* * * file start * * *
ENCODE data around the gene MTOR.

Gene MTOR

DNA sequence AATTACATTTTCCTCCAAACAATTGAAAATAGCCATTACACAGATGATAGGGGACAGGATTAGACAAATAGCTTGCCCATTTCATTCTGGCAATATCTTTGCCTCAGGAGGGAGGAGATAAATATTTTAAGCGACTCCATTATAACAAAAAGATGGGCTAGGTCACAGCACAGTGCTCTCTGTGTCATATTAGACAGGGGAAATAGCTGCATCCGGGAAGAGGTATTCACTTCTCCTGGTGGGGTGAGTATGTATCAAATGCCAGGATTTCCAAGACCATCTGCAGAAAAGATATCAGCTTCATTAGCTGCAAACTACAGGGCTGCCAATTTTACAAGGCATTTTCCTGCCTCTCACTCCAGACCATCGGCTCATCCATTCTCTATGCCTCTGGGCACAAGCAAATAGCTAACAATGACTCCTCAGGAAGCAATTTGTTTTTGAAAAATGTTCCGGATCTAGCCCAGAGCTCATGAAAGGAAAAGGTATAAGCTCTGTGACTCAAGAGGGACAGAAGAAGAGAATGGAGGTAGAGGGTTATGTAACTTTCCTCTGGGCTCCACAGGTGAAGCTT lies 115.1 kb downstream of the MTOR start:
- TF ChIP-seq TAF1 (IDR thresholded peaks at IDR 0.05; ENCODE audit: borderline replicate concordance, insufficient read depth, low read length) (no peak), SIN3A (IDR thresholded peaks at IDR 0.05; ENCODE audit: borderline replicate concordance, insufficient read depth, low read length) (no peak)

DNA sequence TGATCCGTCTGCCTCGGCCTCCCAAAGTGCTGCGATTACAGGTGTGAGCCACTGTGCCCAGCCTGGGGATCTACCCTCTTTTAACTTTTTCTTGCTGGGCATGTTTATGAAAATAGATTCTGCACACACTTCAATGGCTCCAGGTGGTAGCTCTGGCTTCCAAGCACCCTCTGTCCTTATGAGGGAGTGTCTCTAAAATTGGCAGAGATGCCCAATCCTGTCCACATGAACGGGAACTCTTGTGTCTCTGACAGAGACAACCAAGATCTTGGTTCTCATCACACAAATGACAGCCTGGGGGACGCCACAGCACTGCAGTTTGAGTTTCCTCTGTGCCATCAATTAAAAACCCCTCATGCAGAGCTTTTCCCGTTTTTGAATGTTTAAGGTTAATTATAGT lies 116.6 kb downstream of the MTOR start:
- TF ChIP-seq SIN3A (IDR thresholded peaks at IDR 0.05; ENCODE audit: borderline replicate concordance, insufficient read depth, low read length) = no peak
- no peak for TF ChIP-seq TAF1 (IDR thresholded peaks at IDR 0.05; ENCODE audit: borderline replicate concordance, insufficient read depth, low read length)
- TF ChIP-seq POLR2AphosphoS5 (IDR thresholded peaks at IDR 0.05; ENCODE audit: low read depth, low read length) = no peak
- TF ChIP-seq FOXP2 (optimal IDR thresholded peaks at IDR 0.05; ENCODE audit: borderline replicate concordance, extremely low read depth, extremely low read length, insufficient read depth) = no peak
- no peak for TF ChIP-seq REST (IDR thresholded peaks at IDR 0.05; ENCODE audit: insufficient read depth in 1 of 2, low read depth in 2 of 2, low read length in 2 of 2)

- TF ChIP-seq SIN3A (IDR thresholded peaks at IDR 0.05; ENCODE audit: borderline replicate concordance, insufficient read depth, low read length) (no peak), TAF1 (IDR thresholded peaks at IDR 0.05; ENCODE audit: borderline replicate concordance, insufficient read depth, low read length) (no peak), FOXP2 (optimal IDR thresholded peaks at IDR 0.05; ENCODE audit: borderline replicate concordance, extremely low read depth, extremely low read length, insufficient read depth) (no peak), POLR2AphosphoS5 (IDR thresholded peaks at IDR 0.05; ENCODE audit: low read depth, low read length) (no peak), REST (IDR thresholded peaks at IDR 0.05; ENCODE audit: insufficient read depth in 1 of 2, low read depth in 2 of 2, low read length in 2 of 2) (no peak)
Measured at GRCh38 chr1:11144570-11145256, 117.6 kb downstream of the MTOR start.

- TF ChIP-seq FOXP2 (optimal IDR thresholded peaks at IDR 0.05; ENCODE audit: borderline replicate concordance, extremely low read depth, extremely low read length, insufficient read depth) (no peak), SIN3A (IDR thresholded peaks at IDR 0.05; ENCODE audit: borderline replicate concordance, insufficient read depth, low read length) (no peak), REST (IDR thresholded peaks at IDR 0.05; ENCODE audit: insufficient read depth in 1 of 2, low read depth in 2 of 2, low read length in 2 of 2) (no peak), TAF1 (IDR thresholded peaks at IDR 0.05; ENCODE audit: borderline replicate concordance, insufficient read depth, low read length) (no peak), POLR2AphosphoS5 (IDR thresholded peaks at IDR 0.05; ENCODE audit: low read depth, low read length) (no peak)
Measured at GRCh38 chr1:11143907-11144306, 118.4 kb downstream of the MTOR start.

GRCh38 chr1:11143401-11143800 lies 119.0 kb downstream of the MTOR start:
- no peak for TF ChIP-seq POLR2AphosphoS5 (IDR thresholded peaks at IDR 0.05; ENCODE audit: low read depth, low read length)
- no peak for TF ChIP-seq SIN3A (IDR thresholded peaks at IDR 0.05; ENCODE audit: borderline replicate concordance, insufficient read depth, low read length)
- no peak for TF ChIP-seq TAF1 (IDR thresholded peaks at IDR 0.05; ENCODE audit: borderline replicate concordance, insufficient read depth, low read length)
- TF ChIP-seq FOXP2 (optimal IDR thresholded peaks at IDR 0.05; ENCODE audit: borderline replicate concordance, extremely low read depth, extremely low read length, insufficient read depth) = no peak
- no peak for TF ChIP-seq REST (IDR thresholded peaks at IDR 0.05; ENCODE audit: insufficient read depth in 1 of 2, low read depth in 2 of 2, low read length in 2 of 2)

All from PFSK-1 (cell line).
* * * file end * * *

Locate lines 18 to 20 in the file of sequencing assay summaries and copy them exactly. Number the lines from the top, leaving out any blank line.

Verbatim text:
- no peak for TF ChIP-seq TAF1 (IDR thresholded peaks at IDR 0.05; ENCODE audit: borderline replicate concordance, insufficient read depth, low read length)
- TF ChIP-seq FOXP2 (optimal IDR thresholded peaks at IDR 0.05; ENCODE audit: borderline replicate concordance, extremely low read depth, extremely low read length, insufficient read depth) = no peak
- no peak for TF ChIP-seq REST (IDR thresholded peaks at IDR 0.05; ENCODE audit: insufficient read depth in 1 of 2, low read depth in 2 of 2, low read length in 2 of 2)